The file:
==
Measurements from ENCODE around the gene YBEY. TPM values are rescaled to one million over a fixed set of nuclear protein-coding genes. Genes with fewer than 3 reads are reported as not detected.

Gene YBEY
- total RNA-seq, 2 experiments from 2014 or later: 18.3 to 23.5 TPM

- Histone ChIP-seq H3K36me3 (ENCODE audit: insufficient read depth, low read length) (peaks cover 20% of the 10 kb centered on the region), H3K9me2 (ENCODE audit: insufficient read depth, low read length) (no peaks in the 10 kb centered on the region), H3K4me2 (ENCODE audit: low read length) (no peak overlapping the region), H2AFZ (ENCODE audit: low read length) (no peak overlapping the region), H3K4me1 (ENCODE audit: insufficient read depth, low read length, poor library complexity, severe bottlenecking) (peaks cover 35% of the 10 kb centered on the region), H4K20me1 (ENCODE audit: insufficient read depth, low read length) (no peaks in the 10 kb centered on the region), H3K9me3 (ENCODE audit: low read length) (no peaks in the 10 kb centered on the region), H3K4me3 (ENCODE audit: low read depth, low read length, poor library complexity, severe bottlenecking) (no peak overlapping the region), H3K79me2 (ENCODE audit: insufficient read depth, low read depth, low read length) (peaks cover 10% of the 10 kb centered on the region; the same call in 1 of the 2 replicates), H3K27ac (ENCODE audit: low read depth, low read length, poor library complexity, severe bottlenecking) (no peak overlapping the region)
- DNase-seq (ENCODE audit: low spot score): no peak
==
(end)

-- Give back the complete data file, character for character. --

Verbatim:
Measurements from ENCODE around the gene YBEY. TPM values are rescaled to one million over a fixed set of nuclear protein-coding genes. Genes with fewer than 3 reads are reported as not detected.

Gene YBEY
- total RNA-seq, 2 experiments from 2014 or later: 18.3 to 23.5 TPM

- Histone ChIP-seq H3K36me3 (ENCODE audit: insufficient read depth, low read length) (peaks cover 20% of the 10 kb centered on the region), H3K9me2 (ENCODE audit: insufficient read depth, low read length) (no peaks in the 10 kb centered on the region), H3K4me2 (ENCODE audit: low read length) (no peak overlapping the region), H2AFZ (ENCODE audit: low read length) (no peak overlapping the region), H3K4me1 (ENCODE audit: insufficient read depth, low read length, poor library complexity, severe bottlenecking) (peaks cover 35% of the 10 kb centered on the region), H4K20me1 (ENCODE audit: insufficient read depth, low read length) (no peaks in the 10 kb centered on the region), H3K9me3 (ENCODE audit: low read length) (no peaks in the 10 kb centered on the region), H3K4me3 (ENCODE audit: low read depth, low read length, poor library complexity, severe bottlenecking) (no peak overlapping the region), H3K79me2 (ENCODE audit: insufficient read depth, low read depth, low read length) (peaks cover 10% of the 10 kb centered on the region; the same call in 1 of the 2 replicates), H3K27ac (ENCODE audit: low read depth, low read length, poor library complexity, severe bottlenecking) (no peak overlapping the region)
- DNase-seq (ENCODE audit: low spot score): no peak